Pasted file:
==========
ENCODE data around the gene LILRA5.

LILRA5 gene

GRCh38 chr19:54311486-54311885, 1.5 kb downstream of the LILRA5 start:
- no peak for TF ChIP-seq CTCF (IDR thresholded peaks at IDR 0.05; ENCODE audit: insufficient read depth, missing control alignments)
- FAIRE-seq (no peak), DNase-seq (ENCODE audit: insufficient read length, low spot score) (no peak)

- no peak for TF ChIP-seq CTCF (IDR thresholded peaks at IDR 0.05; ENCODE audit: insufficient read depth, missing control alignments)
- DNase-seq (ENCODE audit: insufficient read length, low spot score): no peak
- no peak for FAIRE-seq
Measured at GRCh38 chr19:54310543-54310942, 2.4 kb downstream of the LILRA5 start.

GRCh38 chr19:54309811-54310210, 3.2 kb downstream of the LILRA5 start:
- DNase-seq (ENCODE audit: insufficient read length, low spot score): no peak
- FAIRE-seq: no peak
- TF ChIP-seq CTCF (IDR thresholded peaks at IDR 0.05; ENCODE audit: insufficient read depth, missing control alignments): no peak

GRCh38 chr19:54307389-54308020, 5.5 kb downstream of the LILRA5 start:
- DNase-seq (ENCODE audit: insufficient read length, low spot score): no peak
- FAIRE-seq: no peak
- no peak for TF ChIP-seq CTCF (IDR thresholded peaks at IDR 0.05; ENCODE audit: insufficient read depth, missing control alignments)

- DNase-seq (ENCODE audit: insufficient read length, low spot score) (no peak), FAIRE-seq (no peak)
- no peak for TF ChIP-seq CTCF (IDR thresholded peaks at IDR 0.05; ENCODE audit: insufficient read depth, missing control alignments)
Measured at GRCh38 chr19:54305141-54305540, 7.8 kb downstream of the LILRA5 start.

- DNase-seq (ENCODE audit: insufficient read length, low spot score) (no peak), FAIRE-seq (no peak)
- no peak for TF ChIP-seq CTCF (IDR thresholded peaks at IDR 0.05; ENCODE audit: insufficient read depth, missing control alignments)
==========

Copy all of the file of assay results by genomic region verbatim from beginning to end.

ENCODE data around the gene LILRA5.

LILRA5 gene

GRCh38 chr19:54311486-54311885, 1.5 kb downstream of the LILRA5 start:
- no peak for TF ChIP-seq CTCF (IDR thresholded peaks at IDR 0.05; ENCODE audit: insufficient read depth, missing control alignments)
- FAIRE-seq (no peak), DNase-seq (ENCODE audit: insufficient read length, low spot score) (no peak)

- no peak for TF ChIP-seq CTCF (IDR thresholded peaks at IDR 0.05; ENCODE audit: insufficient read depth, missing control alignments)
- DNase-seq (ENCODE audit: insufficient read length, low spot score): no peak
- no peak for FAIRE-seq
Measured at GRCh38 chr19:54310543-54310942, 2.4 kb downstream of the LILRA5 start.

GRCh38 chr19:54309811-54310210, 3.2 kb downstream of the LILRA5 start:
- DNase-seq (ENCODE audit: insufficient read length, low spot score): no peak
- FAIRE-seq: no peak
- TF ChIP-seq CTCF (IDR thresholded peaks at IDR 0.05; ENCODE audit: insufficient read depth, missing control alignments): no peak

GRCh38 chr19:54307389-54308020, 5.5 kb downstream of the LILRA5 start:
- DNase-seq (ENCODE audit: insufficient read length, low spot score): no peak
- FAIRE-seq: no peak
- no peak for TF ChIP-seq CTCF (IDR thresholded peaks at IDR 0.05; ENCODE audit: insufficient read depth, missing control alignments)

- DNase-seq (ENCODE audit: insufficient read length, low spot score) (no peak), FAIRE-seq (no peak)
- no peak for TF ChIP-seq CTCF (IDR thresholded peaks at IDR 0.05; ENCODE audit: insufficient read depth, missing control alignments)
Measured at GRCh38 chr19:54305141-54305540, 7.8 kb downstream of the LILRA5 start.

- DNase-seq (ENCODE audit: insufficient read length, low spot score) (no peak), FAIRE-seq (no peak)
- no peak for TF ChIP-seq CTCF (IDR thresholded peaks at IDR 0.05; ENCODE audit: insufficient read depth, missing control alignments)